You’ll be surprised by the variety of jobs freelancers can fill. Follow the affiliate link to Fiverr below, and browse around. You may even be inspired to start your own freelance career.
This is the final article in this week’s series on video conferencing software. Discord is a freemium web application that combines text chat and forums with video and voice chat. It was created with gamers in mind, but is steadily growing as a solution for creating other types of online communities. This article will explain how Discord works, and how to use it in your business. Discord is an appealing alternative to Slack as a team collaboration tool. Also, online content creators like YouTubers and bloggers can create communities for their followers and make money in the process.
How Discord Works
Discord is free, with 2 premium versions, and can be used in a web browser or standalone app on PC, Mac, smartphones, and game consoles. Its communities are called “servers,” and a user joins one by being invited or creating it. Discord is not a social network in the same sense as Facebook or Twitter, but there are separate websites for finding new servers and making online friends. You can also connect your Discord account with your profiles from other social networks.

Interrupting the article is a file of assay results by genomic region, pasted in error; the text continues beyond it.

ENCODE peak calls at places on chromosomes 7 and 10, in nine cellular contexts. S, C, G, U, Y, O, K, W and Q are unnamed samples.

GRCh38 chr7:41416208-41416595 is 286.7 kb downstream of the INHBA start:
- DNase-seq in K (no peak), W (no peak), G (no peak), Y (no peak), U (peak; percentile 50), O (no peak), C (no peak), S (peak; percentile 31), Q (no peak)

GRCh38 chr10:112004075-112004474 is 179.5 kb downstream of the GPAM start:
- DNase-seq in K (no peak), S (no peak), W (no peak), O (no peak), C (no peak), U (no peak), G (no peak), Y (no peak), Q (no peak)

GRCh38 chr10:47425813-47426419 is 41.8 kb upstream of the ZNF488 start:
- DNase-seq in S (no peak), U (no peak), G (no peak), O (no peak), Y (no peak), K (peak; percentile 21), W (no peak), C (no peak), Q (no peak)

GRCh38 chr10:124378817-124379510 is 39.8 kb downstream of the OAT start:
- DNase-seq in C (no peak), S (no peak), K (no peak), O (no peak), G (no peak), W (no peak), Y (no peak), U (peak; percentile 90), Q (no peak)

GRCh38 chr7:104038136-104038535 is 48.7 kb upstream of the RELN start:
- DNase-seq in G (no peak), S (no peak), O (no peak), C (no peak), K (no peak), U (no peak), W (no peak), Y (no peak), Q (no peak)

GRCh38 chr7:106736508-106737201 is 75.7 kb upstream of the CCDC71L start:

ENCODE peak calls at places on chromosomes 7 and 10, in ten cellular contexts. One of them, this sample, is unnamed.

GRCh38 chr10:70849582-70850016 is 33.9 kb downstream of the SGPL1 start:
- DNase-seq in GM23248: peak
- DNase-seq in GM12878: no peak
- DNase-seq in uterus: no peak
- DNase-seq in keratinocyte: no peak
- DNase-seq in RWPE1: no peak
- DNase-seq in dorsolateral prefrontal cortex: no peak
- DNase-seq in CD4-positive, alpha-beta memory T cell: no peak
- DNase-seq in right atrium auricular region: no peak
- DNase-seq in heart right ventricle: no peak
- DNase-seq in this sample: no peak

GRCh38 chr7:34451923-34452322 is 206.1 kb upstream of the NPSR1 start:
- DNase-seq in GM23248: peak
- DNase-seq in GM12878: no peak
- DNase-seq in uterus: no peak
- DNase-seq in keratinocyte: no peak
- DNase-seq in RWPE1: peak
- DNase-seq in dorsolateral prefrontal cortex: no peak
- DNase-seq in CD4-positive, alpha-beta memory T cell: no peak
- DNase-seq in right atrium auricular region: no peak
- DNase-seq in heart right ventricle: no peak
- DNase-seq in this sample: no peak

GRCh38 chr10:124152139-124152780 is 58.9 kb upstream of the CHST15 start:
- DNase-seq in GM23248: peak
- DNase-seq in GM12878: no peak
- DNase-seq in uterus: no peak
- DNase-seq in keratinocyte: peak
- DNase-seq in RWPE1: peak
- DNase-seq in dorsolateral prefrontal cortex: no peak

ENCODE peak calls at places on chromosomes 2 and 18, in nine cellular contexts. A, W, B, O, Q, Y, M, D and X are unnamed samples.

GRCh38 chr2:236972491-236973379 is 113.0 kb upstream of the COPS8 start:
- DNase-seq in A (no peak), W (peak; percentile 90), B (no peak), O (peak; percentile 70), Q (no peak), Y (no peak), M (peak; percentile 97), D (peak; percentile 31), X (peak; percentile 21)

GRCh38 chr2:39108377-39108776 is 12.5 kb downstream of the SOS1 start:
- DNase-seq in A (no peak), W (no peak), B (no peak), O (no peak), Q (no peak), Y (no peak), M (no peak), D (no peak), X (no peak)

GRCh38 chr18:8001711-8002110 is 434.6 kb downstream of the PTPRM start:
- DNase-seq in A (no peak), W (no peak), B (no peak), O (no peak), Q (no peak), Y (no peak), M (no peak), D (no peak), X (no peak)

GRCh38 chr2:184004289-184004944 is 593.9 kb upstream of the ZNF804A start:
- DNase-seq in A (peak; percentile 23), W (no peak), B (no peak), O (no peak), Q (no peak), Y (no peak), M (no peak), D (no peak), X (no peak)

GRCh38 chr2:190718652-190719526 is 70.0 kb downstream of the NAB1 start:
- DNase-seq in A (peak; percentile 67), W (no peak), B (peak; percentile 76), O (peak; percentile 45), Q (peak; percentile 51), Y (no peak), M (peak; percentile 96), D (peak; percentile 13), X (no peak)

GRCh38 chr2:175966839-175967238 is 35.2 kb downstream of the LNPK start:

Servers are divided into “channels” which are created by community members, and center around different topics. There are channels for forums, text chat, and video chat. The servers you belong to, and each server’s channels, are listed in a menu on the left side of your screen. Servers require moderators, like forums and message boards in years past.